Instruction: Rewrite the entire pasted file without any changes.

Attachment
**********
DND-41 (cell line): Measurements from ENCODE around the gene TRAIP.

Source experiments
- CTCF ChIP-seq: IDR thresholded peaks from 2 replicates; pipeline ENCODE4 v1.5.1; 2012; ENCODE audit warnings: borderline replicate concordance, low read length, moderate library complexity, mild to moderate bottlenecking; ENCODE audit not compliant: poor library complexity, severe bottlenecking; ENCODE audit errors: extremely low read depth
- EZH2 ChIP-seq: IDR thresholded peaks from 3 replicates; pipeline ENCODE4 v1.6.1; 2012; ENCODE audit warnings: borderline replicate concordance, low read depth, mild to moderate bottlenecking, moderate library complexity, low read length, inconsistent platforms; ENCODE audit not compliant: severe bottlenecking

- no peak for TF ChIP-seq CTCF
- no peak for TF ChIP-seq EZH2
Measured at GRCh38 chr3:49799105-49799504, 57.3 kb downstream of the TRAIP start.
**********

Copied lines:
DND-41 (cell line): Measurements from ENCODE around the gene TRAIP.

Source experiments
- CTCF ChIP-seq: IDR thresholded peaks from 2 replicates; pipeline ENCODE4 v1.5.1; 2012; ENCODE audit warnings: borderline replicate concordance, low read length, moderate library complexity, mild to moderate bottlenecking; ENCODE audit not compliant: poor library complexity, severe bottlenecking; ENCODE audit errors: extremely low read depth
- EZH2 ChIP-seq: IDR thresholded peaks from 3 replicates; pipeline ENCODE4 v1.6.1; 2012; ENCODE audit warnings: borderline replicate concordance, low read depth, mild to moderate bottlenecking, moderate library complexity, low read length, inconsistent platforms; ENCODE audit not compliant: severe bottlenecking

- no peak for TF ChIP-seq CTCF
- no peak for TF ChIP-seq EZH2
Measured at GRCh38 chr3:49799105-49799504, 57.3 kb downstream of the TRAIP start.